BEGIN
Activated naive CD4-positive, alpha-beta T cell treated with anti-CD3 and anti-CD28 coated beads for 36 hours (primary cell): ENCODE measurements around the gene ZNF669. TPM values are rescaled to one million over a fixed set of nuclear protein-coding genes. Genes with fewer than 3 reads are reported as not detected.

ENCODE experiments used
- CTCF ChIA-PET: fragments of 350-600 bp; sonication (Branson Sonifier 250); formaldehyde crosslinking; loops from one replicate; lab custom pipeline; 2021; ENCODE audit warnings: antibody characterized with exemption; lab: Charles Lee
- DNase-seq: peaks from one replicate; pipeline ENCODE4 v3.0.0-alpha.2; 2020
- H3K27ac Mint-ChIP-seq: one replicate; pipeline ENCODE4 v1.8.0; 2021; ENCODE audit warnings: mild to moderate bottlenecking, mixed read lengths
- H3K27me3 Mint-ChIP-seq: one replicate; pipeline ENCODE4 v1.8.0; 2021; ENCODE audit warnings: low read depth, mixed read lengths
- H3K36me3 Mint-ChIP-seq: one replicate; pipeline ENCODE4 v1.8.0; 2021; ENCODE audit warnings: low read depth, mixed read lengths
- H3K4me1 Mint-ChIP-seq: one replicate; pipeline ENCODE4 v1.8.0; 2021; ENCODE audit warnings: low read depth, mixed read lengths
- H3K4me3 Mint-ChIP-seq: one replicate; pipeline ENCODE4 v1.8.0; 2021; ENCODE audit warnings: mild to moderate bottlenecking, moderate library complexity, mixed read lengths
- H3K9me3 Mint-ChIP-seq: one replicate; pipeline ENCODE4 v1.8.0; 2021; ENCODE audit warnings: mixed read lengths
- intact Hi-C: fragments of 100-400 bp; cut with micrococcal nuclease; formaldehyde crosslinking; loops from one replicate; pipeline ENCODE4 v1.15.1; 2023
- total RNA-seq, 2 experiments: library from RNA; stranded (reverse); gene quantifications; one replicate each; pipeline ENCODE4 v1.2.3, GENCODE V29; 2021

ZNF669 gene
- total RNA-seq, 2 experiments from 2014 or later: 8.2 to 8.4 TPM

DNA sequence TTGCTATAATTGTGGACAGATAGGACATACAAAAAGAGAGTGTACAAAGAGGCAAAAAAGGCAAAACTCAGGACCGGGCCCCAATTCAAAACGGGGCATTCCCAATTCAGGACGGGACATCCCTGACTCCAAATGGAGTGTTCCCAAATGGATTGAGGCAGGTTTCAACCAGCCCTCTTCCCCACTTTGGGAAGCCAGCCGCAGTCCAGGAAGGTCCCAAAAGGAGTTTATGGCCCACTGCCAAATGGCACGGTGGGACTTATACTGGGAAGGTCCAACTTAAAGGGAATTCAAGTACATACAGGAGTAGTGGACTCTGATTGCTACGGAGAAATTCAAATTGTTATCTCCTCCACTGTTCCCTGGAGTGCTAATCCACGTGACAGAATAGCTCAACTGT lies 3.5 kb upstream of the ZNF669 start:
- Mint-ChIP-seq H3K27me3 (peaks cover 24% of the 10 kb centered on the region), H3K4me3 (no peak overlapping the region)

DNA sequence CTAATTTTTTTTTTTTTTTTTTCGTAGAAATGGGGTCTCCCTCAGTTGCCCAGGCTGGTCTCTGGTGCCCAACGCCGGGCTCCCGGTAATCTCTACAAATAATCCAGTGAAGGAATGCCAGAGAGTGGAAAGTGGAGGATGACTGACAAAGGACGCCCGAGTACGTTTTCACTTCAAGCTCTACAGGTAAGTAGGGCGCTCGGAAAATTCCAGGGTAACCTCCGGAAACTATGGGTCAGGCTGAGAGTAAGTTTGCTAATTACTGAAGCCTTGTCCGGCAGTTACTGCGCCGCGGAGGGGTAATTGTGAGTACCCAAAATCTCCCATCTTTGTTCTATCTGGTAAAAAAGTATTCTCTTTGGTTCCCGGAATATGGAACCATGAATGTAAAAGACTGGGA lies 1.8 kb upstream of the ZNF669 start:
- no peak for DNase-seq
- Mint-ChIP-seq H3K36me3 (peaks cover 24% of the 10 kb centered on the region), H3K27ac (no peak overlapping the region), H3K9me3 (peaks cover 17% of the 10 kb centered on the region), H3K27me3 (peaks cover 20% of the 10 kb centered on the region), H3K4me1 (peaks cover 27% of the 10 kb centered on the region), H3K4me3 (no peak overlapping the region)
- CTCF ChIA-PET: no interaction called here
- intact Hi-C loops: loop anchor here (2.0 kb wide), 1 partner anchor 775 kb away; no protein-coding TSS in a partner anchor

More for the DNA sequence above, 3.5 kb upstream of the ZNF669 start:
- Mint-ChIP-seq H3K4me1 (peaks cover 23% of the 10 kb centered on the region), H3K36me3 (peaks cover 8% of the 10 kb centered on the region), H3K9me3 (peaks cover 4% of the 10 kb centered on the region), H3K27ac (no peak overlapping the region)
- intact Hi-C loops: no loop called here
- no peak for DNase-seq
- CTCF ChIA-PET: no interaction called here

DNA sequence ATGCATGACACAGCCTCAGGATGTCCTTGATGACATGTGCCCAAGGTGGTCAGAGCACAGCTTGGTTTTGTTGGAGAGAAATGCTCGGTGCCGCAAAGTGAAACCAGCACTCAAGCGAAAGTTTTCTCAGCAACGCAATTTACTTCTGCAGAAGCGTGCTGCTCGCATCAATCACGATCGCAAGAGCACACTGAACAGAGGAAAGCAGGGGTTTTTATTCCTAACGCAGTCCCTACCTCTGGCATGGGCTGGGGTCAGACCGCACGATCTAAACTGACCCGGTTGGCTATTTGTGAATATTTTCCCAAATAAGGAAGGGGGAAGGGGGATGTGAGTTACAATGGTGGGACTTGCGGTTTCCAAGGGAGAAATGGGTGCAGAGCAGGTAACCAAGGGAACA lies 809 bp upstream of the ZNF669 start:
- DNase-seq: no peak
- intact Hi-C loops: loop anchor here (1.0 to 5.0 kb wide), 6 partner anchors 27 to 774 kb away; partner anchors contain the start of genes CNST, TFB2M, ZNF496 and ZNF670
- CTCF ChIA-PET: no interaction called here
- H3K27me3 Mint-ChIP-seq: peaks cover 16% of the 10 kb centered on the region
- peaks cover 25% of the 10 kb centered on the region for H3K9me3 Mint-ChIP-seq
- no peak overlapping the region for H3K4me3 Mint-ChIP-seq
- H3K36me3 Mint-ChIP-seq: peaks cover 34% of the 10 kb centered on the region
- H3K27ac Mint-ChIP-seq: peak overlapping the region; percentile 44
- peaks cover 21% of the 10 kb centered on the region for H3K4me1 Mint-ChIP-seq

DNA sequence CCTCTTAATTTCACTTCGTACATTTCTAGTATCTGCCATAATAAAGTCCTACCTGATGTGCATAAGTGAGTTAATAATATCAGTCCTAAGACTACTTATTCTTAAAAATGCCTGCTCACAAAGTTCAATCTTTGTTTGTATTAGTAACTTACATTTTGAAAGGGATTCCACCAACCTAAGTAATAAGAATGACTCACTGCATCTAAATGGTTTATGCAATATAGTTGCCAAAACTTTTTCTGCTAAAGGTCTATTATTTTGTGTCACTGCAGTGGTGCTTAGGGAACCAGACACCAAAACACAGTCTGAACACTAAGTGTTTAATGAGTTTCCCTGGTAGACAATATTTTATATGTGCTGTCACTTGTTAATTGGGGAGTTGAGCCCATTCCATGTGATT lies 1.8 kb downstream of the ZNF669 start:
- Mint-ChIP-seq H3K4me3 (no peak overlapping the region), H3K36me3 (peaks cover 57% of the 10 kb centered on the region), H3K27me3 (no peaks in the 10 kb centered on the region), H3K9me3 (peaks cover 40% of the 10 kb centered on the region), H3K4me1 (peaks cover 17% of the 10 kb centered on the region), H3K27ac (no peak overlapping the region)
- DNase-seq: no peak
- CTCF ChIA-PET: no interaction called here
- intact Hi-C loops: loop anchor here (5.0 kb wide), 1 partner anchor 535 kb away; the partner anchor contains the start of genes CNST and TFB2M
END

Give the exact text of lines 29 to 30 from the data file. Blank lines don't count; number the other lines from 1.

- intact Hi-C loops: loop anchor here (1.0 to 5.0 kb wide), 6 partner anchors 27 to 774 kb away; partner anchors contain the start of genes CNST, TFB2M, ZNF496 and ZNF670
- CTCF ChIA-PET: no interaction called here